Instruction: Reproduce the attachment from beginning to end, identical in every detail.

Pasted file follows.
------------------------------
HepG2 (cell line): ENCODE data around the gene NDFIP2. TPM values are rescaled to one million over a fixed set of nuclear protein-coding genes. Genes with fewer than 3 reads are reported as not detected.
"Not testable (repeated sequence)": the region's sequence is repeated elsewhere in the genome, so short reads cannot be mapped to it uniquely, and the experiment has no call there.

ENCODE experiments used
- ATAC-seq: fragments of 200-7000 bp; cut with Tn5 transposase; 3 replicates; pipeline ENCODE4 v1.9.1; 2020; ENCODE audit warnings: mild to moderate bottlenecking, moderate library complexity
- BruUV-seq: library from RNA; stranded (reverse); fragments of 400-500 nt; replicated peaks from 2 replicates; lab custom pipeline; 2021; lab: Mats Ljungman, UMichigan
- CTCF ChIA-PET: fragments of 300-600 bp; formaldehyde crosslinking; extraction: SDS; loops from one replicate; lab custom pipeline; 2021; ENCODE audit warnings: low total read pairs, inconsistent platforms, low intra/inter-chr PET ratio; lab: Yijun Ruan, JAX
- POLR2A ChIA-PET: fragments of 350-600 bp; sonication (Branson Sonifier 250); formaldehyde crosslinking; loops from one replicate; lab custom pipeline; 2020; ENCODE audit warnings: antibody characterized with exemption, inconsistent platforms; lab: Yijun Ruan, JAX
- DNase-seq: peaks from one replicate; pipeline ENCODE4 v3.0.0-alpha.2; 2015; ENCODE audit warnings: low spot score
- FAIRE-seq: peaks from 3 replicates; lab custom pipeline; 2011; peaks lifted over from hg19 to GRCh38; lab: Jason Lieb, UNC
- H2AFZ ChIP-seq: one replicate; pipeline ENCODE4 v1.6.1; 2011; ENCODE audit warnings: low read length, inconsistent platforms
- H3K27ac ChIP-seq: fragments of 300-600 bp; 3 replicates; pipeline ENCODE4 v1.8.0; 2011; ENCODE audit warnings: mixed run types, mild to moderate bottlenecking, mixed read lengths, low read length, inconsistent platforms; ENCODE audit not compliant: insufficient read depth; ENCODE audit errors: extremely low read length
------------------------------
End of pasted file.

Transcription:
HepG2 (cell line): ENCODE data around the gene NDFIP2. TPM values are rescaled to one million over a fixed set of nuclear protein-coding genes. Genes with fewer than 3 reads are reported as not detected.
"Not testable (repeated sequence)": the region's sequence is repeated elsewhere in the genome, so short reads cannot be mapped to it uniquely, and the experiment has no call there.

ENCODE experiments used
- ATAC-seq: fragments of 200-7000 bp; cut with Tn5 transposase; 3 replicates; pipeline ENCODE4 v1.9.1; 2020; ENCODE audit warnings: mild to moderate bottlenecking, moderate library complexity
- BruUV-seq: library from RNA; stranded (reverse); fragments of 400-500 nt; replicated peaks from 2 replicates; lab custom pipeline; 2021; lab: Mats Ljungman, UMichigan
- CTCF ChIA-PET: fragments of 300-600 bp; formaldehyde crosslinking; extraction: SDS; loops from one replicate; lab custom pipeline; 2021; ENCODE audit warnings: low total read pairs, inconsistent platforms, low intra/inter-chr PET ratio; lab: Yijun Ruan, JAX
- POLR2A ChIA-PET: fragments of 350-600 bp; sonication (Branson Sonifier 250); formaldehyde crosslinking; loops from one replicate; lab custom pipeline; 2020; ENCODE audit warnings: antibody characterized with exemption, inconsistent platforms; lab: Yijun Ruan, JAX
- DNase-seq: peaks from one replicate; pipeline ENCODE4 v3.0.0-alpha.2; 2015; ENCODE audit warnings: low spot score
- FAIRE-seq: peaks from 3 replicates; lab custom pipeline; 2011; peaks lifted over from hg19 to GRCh38; lab: Jason Lieb, UNC
- H2AFZ ChIP-seq: one replicate; pipeline ENCODE4 v1.6.1; 2011; ENCODE audit warnings: low read length, inconsistent platforms
- H3K27ac ChIP-seq: fragments of 300-600 bp; 3 replicates; pipeline ENCODE4 v1.8.0; 2011; ENCODE audit warnings: mixed run types, mild to moderate bottlenecking, mixed read lengths, low read length, inconsistent platforms; ENCODE audit not compliant: insufficient read depth; ENCODE audit errors: extremely low read length